US, Canadian weapons sent to Ukraine may end up in Middle East terrorists’ hands – Moscow
First Canada and then the US announced that they had decided to supply lethal weapons to Ukraine, purportedly for self-defense. But these countries should consider the risks associated with transferring advanced weapons to a country infamous for its high level of corruption, Russian Deputy Foreign Minister Grigory Karasin told RIA Novosti.
“Are Washington and Ottawa certain that their weapons will not end up in ‘the wrong hands’? For example, in the hands of terrorists? Or sold by crooked Ukrainian dealers to the Middle East or some other region that the US considers sensitive for its interests?” he remarked. “We ask these questions to our partners across the ocean; call on them to re-examine the risks associated with such hasty moves.”
The US and Canada earlier authorized deliveries of lethal weapons to Ukraine to boost its defensive capabilities. The country’s military is currently involved in a stand-off with self-proclaimed republics in the east, who rejected the 2014 armed coup in Kiev. The hostilities have been somewhat curbed since their peak in early 2015, thanks to a peace agreement negotiated with the help of Russia, Germany and France.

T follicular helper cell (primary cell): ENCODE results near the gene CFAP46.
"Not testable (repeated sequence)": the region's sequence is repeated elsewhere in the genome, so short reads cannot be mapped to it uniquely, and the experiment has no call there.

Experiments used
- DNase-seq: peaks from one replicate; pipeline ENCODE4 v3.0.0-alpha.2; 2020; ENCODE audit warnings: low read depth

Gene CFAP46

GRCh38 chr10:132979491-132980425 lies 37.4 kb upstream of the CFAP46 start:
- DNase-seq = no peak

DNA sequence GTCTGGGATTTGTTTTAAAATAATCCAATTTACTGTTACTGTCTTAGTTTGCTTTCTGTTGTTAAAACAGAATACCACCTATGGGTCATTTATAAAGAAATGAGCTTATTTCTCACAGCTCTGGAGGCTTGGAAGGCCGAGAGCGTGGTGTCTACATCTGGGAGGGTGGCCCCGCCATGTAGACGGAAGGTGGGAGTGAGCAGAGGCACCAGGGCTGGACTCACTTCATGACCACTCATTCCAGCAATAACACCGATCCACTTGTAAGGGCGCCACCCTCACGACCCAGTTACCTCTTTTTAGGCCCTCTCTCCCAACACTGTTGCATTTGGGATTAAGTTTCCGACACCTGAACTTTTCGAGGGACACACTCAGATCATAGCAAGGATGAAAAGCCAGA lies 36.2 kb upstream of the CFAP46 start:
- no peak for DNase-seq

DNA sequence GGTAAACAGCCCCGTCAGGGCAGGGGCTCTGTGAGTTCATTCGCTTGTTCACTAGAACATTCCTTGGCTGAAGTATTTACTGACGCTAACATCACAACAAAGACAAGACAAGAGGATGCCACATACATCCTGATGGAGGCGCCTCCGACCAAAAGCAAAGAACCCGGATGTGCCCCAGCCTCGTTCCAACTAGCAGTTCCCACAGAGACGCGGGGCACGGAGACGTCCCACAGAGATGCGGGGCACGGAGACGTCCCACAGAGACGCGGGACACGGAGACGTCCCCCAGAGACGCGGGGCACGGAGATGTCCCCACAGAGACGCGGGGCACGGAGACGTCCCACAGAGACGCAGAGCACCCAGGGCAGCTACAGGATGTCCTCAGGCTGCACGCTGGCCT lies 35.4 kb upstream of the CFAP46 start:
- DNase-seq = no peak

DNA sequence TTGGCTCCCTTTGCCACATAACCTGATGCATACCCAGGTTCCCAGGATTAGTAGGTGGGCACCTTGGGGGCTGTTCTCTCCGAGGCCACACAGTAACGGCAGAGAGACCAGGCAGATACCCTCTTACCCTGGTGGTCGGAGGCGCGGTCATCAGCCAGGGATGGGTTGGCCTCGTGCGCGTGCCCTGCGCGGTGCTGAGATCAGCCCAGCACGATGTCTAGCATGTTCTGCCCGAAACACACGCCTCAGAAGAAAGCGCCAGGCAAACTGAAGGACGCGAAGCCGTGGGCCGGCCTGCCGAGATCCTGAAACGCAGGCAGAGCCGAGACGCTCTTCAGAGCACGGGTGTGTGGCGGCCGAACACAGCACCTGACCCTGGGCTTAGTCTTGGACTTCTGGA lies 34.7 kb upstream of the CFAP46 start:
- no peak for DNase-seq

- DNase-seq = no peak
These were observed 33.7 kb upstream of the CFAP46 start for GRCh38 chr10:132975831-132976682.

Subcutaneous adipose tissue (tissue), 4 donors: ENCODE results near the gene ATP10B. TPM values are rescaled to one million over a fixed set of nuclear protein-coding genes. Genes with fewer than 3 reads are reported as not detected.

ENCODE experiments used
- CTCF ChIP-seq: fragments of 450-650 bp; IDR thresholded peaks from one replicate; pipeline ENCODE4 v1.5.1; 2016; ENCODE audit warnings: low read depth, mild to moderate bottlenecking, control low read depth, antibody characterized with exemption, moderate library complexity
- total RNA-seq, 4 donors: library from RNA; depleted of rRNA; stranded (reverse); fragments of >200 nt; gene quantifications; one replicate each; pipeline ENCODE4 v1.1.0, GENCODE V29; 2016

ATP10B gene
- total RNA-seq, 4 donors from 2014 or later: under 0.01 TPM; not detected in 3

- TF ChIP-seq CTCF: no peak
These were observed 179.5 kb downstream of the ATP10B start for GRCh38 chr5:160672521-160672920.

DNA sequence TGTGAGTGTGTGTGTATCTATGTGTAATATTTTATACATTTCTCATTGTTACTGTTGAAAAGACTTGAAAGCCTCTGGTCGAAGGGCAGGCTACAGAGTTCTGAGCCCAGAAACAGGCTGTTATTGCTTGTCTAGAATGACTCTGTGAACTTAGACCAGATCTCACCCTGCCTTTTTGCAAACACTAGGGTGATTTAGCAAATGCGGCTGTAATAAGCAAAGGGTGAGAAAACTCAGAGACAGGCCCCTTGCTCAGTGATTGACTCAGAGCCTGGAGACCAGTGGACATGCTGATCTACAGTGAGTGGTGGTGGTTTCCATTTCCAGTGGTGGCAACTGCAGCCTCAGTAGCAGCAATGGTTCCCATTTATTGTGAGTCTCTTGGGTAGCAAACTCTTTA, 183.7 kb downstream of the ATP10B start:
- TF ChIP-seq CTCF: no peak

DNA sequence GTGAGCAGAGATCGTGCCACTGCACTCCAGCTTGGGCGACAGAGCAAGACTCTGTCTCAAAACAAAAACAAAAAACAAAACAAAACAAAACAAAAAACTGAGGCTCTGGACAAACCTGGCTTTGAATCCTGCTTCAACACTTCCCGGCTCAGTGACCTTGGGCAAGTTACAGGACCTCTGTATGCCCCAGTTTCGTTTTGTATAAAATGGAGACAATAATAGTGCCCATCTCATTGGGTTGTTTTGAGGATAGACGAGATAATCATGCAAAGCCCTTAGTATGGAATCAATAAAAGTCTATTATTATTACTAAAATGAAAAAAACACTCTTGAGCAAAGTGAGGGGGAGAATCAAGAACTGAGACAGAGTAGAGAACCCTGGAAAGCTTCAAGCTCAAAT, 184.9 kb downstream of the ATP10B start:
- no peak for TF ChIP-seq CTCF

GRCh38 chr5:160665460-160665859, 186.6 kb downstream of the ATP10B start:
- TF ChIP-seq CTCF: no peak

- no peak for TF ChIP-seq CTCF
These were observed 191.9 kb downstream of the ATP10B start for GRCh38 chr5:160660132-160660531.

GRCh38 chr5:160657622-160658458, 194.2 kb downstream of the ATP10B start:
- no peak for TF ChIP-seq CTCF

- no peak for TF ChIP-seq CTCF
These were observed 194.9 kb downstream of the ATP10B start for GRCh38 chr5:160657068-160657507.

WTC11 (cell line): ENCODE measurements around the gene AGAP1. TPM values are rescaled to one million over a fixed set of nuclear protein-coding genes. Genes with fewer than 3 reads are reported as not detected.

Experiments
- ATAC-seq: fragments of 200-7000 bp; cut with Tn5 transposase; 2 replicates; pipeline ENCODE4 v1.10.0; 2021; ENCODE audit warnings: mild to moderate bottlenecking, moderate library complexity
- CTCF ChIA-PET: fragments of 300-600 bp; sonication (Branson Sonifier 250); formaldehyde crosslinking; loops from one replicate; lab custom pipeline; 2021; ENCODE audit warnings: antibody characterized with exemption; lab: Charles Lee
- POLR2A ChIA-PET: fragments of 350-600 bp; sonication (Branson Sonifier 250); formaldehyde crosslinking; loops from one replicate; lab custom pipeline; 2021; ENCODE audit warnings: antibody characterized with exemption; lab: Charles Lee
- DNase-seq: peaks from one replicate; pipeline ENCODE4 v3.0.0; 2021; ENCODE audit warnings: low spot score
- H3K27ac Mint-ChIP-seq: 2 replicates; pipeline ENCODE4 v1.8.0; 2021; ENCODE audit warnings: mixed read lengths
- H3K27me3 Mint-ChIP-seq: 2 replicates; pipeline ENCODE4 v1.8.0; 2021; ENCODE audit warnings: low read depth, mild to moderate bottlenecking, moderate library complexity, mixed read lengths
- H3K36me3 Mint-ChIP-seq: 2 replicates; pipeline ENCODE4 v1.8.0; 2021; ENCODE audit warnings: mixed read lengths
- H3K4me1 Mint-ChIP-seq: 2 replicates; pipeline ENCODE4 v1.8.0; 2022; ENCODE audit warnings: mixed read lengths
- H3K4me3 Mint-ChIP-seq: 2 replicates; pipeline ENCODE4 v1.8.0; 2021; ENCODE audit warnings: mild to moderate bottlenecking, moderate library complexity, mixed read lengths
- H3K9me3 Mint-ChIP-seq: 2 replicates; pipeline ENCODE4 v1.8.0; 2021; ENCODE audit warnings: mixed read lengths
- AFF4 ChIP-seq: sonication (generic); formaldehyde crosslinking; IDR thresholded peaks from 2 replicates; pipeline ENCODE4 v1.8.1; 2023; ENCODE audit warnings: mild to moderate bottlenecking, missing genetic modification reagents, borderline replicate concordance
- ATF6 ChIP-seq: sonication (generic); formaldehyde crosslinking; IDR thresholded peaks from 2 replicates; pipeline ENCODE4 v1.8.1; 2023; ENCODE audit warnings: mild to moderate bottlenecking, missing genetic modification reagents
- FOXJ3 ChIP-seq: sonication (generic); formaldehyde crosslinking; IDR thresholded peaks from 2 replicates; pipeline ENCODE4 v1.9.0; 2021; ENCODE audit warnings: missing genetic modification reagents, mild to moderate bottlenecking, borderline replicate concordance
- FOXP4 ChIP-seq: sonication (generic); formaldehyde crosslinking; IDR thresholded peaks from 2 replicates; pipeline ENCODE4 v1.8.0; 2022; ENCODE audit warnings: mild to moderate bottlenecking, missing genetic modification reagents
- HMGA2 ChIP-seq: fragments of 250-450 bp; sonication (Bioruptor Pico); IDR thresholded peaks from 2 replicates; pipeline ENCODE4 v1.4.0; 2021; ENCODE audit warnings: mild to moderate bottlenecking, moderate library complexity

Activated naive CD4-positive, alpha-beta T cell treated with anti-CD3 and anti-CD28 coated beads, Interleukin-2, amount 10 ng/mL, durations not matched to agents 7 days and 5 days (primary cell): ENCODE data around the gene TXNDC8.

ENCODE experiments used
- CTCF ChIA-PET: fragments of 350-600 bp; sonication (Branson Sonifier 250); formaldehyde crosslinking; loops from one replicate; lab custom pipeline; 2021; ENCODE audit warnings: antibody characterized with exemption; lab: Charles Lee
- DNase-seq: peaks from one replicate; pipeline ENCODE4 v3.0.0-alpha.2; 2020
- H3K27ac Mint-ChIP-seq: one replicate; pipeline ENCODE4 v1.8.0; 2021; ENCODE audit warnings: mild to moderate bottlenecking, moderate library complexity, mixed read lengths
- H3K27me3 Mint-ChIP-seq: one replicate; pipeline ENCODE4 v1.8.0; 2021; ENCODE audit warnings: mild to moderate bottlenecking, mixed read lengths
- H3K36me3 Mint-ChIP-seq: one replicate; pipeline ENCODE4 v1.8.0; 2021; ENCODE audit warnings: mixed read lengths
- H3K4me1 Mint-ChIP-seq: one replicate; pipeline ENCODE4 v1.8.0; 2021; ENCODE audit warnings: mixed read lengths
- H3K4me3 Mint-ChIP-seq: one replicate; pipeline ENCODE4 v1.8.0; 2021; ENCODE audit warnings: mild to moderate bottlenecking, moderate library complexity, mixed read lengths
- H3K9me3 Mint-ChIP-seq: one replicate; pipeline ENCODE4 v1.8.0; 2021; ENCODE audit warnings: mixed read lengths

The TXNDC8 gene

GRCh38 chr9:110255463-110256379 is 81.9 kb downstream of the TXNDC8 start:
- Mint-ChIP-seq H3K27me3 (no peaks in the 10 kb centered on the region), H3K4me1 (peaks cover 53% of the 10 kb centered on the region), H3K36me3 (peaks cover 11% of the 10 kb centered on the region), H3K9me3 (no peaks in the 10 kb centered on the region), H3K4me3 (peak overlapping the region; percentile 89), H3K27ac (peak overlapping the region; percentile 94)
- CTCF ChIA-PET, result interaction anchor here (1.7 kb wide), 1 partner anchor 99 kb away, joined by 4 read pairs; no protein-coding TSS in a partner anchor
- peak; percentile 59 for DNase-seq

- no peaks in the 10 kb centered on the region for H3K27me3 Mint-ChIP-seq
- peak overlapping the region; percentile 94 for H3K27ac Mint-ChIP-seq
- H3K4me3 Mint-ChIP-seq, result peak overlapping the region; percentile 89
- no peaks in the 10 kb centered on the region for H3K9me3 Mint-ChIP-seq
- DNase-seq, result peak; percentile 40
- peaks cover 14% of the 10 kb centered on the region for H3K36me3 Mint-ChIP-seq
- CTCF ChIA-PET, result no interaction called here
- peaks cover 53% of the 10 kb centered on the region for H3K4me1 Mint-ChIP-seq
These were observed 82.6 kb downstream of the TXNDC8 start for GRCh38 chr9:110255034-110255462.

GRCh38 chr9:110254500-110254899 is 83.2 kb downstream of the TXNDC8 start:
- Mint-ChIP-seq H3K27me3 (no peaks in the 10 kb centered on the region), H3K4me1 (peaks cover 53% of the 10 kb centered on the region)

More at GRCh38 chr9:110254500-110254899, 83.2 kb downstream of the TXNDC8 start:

Russia criticized the American and Canadian decision, saying Kiev may be tempted to escalate the conflict to distract the Ukrainian public from their continued economic hardships under the new authorities.
“The US and Canada are opening a Pandora’s box and de facto becoming involved in the internal Ukrainian conflict, taking it up to an international level,” Karasin said in the interview. “There are already military instructors from America, Canada and other NATO countries. Many Ukrainians will now consider them combatants in the civil war in the east.”
The US is no stranger to arming factions in foreign nations, though the effectiveness of the tactic is questionable. The latest example is Syria, where Washington provided various forms of support to armed groups seeking to topple the government in Damascus. This included supplying advanced weapons, bought from nearby countries like Bulgaria and Romania. Many of those weapons ended up in the hands of the jihadist group Islamic State (IS, formerly ISIS), according to a report of arms tracking group CAR published this month.